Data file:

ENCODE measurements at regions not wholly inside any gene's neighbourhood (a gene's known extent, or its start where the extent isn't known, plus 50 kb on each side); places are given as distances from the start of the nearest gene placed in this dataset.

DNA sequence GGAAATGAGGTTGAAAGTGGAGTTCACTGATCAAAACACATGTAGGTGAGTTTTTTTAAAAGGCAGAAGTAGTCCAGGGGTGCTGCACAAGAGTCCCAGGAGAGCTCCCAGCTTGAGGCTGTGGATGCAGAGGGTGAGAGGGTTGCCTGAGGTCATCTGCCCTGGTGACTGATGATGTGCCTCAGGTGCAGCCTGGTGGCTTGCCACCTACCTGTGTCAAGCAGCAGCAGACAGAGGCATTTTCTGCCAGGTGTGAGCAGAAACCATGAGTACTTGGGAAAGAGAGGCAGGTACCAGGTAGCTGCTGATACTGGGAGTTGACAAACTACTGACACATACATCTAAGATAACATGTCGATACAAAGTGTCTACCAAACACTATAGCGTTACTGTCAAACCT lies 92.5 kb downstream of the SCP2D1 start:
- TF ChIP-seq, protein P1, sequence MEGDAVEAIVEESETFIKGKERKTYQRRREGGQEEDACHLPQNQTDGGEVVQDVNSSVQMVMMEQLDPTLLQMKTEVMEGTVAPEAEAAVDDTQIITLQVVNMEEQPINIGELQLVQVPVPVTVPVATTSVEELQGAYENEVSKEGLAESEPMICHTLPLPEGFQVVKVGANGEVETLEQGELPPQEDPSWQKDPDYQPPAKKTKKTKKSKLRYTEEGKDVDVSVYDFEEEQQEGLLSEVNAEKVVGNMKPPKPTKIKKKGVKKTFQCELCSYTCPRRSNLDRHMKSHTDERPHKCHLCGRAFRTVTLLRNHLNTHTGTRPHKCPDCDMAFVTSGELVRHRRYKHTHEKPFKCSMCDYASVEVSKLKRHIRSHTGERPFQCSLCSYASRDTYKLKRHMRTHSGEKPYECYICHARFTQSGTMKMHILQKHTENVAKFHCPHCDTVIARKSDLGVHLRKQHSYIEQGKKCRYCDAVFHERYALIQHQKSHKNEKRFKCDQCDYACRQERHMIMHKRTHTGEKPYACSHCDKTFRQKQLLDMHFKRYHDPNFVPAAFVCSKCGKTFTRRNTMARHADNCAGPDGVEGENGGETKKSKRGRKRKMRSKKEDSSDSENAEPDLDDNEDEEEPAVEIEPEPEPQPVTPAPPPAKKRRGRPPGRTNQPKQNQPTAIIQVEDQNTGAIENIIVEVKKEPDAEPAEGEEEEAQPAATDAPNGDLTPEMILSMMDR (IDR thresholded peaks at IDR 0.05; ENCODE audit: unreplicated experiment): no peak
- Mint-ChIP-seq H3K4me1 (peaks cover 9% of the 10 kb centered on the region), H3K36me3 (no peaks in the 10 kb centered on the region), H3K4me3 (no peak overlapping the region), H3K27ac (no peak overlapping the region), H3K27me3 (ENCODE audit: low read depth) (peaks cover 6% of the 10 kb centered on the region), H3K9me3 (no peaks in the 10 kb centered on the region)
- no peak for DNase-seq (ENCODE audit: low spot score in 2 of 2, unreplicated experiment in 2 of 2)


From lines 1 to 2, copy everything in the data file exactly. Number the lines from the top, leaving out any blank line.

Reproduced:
ENCODE measurements at regions not wholly inside any gene's neighbourhood (a gene's known extent, or its start where the extent isn't known, plus 50 kb on each side); places are given as distances from the start of the nearest gene placed in this dataset.

DNA sequence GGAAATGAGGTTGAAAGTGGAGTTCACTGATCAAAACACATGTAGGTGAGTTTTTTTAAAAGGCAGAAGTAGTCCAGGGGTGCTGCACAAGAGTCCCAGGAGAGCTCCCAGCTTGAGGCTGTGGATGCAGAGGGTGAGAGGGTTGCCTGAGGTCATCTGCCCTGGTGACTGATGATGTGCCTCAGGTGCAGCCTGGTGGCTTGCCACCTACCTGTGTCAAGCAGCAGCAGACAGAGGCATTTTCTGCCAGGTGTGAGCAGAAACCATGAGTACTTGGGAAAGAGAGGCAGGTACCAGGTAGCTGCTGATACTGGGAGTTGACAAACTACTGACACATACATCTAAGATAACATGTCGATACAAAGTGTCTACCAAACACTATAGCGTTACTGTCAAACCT lies 92.5 kb downstream of the SCP2D1 start: